In a bold move to put myself out of work, today we’re going to discuss how to approach reviewing your demos if you want to improve. It’s important to note that the focus here is you or your team’s own mindset. A common trap players fall into when they review their demos is to look at the enemy’s movements and adapt to counter that. This only works if you can be sure the enemy is going to make that move most games, something generally limited to playing the same team you’re reviewing (as you’d expect in tournament or league play).
Understanding The Circle
In a game with as many simultaneous elements as PUBG it’s far too easy to discard a death as something outside of your control, but there is something to be learned from every death if you’re looking for it. For example, you drop and loot only to find the circle is on the opposite side of the map to you and you have no vehicle in sight. In your lengthy jog through the dessert or jungle you find yourself picked apart by a DMR or your head instantly removed courtesy of a bolt-action rifle. Many players would chalk this up to ‘bad RNG’ and move on to the next game, but there is much to dissect here.
The circle was on the opposite side of the map to you, that is totally out of your control, but if you’re landing on the edge of the map this is a risk you need to be aware of and you need to prioritize a vehicle for this exact situation. If you find yourself repeatedly without a vehicle when you do these edge drops then you need to adapt and start going more central until you’re familiar enough with the vehicle spawns to be able to risk the map edges.
Vehicles and Angles
So you’ve landed and there’s no vehicle in sight, bad luck again? No, it’s your job to scout for a vehicle as you’re dropping, and direct your flight path over the most consistent vehicle spawns such as major roads. It’s far better to land further away from your intended drop with a vehicle and drive to it than to drop where you want and spend who knows how long hunting for a vehicle.
If you have no vehicle and you’re nowhere near the circle, you have no choice but to run, so how do you prevent yourself from getting sniped? The answer is if you’re in this situation you’ve already made several mistakes to get here, prevention is better than treatment, but sometimes treatment is necessary. Avoiding getting shot in the face comes down to angle isolation, as you’re moving on foot you have to work with the terrain around you, and ideally path yourself towards the most beneficial terrain that doesn’t leave you open to getting shot in the face because there is either physical or visual cover every few steps. It’s unlikely this person was stalking you across the map, and far more likely you’ve run through an open space and left yourself vulnerable to gunfire.
Location and Positioning
Another common pitfall is looking at demos through the rose-tinted glasses of both hindsight and seeing the enemy’s location. Saying “I should have moved north because that’s where the enemy was” is terrible feedback because that’s not something you knew in the game. Instead, you should ask why didn’t you know someone was to your north and what steps could you have taken to gain that information.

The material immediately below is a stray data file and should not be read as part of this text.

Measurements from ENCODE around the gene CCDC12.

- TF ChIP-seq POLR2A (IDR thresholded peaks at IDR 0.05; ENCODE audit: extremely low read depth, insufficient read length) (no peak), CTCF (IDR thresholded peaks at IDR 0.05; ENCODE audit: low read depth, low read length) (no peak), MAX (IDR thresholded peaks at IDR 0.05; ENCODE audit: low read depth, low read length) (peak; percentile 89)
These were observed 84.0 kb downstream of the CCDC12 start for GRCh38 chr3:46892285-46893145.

This leads you to break down the position you were holding and analyze its usefulness. Did the position allow you to see to the north, or at least push north for that information safely? If not, then was there another position nearby that you could have held which would have allowed you to do so? If there were no viable positions around your location, then why did you move here? This then leads you to break down your rotations and why you chose this path because the game didn’t force you to go there, your own decisions brought you to this point.
If you’re playing in a consistent duo or squad it can be hugely beneficial to record your communication alongside a game and do a group review (or saddle your poor in-game leader with the job). Hearing what a player has communicated to you and seeing what was on their screen can help find any holes or flaws in how information is being shared between you thanks to a second pair of eyes (and ears). What’s important here though is not pointing fingers and saying that a teammate is doing something wrong, because that just breaks up teams. Instead, the focus should be on improving, not being right or wrong but getting better while building on the foundations that are already there.
While finding areas for improvement is the goal of a demo review, it’s just as important to recognize what’s already being done well and to maintain that level of skill. This could be as straightforward as finding the time to practice spray patterns, but it can be more complex such as recognizing key rotation choke points on maps and how to avoid or exploit them. While it’s important not to rest on your laurels and say “I’m already good at this, no need to practice” framing it instead as a strong area that you also need to work to maintain will create a more positive association and feel like less of a chore.
Even in a demo that could be dismissed as a game with bad luck or bad RNG, there are steps to minimize a disadvantageous situation you find yourself in through your own action. It’s not the game’s fault, the game doesn’t care, you make your own luck and it’s up to you to make it good or bad.
Want more tips and tricks? Read more PUBG articles here.
Imagery credits: www.flickr.com/photos/whelsko/